The one-year Masters in a UK university is intensive; even more so for an international student in a new teaching and cultural environment. According to many large scale studies on student decision making and outlines in policy statements, higher education is a step towards enhancing career prospects: in order words, developing employability. But, at a personal level, how does an international student perceive they develop their employability during a one-year Masters-level study in a UK university? This is the title of my PhD research. However, this blog post is a reflexive piece about developing my employability during my Masters programme.
I still remember the warm ambience of an intellectual environment at the onset of my acculturation into studying at a world class institution. Fairly quickly, I was immersed in classroom activities; lectures, tutorials and course assessments. I had little time to think about taking active steps towards enhancing my employability or taking advantage of the numerous opportunities on the campus.
However, from a skills development perspective, the process of enhancing my employability during my studies was well underway in various forms. I was a representative at Student Staff Liaison Committee meetings (SSLC). This contributed to my leadership, interpersonal and communication skills. I successfully joined a research team at my School which focused on the area of my dissertation interest. This valuable experience was important for a future research career.
Aside from the activities outlined above, I attended a University Careers Fair where I made contact with a local charity. This led to a volunteering position for an organisation based in Edinburgh. I enjoyed my experience with the organisation. It was an avenue for exploring my creativity and a welcomed social network outside my academic circles.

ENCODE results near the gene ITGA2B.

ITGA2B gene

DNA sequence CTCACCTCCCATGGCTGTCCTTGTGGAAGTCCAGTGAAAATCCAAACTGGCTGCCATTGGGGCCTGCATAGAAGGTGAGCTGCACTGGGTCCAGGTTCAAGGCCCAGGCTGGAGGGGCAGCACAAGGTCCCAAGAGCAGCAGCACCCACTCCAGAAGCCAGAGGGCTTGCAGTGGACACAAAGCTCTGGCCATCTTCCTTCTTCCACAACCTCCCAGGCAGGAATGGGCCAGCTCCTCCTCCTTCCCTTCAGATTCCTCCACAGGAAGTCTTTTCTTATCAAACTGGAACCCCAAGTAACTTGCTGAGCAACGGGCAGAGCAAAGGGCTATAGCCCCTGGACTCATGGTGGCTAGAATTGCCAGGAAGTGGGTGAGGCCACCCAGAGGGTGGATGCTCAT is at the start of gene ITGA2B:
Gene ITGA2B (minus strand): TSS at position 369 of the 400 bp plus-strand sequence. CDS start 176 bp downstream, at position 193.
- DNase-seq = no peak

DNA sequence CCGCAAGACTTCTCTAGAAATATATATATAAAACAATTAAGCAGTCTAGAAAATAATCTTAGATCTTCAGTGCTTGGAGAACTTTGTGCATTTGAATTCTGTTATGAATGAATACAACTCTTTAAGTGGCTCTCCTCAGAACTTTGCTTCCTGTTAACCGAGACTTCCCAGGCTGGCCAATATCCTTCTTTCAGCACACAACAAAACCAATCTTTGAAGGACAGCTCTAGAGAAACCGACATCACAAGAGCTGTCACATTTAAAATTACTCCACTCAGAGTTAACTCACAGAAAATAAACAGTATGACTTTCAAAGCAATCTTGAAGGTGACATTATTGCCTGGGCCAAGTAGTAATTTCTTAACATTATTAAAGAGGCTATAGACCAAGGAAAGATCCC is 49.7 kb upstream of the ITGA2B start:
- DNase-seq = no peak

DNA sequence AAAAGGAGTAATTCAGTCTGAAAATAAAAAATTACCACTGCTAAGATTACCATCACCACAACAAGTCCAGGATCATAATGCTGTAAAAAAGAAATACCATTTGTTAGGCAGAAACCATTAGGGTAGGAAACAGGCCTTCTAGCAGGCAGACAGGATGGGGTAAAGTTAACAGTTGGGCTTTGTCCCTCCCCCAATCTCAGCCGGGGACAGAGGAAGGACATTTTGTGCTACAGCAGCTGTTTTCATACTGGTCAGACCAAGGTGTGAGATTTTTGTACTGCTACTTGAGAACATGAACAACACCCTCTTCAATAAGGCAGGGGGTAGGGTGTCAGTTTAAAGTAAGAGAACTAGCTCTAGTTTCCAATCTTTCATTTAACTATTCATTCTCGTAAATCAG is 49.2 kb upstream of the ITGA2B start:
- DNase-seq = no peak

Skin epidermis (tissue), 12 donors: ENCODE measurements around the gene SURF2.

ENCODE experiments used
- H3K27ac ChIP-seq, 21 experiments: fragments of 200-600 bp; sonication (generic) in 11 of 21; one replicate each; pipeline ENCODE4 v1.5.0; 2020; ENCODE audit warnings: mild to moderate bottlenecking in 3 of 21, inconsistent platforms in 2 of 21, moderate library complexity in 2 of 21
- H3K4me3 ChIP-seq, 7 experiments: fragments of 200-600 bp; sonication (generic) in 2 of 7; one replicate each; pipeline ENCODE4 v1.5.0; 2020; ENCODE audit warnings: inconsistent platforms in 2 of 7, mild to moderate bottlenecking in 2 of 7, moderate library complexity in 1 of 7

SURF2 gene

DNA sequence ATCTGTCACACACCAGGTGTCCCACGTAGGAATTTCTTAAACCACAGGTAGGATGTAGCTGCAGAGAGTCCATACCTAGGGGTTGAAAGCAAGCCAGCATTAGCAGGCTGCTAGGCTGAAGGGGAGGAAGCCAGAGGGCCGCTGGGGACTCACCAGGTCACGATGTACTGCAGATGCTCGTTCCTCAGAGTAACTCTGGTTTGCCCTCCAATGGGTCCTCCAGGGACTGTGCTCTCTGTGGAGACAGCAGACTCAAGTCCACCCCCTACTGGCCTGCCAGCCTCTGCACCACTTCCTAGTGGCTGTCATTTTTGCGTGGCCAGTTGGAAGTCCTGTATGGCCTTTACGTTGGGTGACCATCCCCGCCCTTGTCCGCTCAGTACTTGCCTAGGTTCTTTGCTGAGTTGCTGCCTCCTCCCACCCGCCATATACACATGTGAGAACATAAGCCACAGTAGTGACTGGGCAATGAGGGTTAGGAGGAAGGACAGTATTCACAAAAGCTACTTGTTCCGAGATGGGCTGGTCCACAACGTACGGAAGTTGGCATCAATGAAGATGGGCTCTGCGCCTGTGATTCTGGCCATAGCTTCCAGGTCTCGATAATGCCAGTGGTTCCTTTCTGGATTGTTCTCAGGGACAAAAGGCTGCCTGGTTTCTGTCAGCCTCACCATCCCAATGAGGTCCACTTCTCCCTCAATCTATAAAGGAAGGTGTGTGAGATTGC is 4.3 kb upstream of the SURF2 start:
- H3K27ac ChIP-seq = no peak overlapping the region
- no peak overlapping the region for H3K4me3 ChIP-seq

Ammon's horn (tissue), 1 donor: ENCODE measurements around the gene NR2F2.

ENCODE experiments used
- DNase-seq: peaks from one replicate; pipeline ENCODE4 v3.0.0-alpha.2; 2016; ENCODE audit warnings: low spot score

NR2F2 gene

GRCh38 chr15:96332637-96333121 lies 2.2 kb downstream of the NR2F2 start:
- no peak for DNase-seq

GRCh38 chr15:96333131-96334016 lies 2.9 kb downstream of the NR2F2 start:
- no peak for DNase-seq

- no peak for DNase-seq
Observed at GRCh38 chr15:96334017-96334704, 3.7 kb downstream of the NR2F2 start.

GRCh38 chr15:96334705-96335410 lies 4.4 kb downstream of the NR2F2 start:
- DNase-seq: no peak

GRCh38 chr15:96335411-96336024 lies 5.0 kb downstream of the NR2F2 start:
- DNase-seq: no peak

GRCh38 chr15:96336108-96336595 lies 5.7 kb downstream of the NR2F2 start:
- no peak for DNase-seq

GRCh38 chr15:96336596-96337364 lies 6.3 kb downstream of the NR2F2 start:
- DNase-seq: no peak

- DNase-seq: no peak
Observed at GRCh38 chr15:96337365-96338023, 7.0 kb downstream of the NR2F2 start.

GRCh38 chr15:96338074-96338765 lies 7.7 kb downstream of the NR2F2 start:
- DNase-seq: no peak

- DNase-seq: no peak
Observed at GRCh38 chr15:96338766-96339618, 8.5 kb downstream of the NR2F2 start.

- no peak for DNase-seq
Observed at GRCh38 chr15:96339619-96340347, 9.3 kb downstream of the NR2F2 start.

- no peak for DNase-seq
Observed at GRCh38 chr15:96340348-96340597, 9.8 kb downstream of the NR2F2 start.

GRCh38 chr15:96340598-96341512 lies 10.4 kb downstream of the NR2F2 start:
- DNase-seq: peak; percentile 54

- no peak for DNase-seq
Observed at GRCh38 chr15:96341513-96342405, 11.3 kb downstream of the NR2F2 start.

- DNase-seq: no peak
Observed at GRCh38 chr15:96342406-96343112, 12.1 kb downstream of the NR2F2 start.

I also realise that there were other areas that I could have explored during my Masters at the University. I was part of an international student body. The university campus was available in terms of expanding my network of association outside my School. For example, the Edinburgh University Students’ Association has over 260 societies. Yet, I belonged to none.
Considering my overall achievement and experience as a Masters student at Edinburgh, not belonging to a society was not a disaster. Yet, for my personal development, I wondered whether I should have adopted a personal strategy for making the most of the many opportunities available for students at Edinburgh, including extra-curricular activities. If so, how could I have accessed more employability development opportunities (EDOs) outside my Holyrood campus? Or, should I have checked my non-academic related emails a little bit more closely?
Individual student experiences at university follow different paths. My reflections on my experience relate in large part to my continuing study at Edinburgh, my research on graduate employability and increased awareness of the various EDOs across the university. This underpins my belief that despite my positive Masters experience, perhaps there was that extra opportunity I could have taken advantage of. Importantly, it might be that a student reading this piece might need to explore a bit further the array of EDOs at the university and beyond during their studies…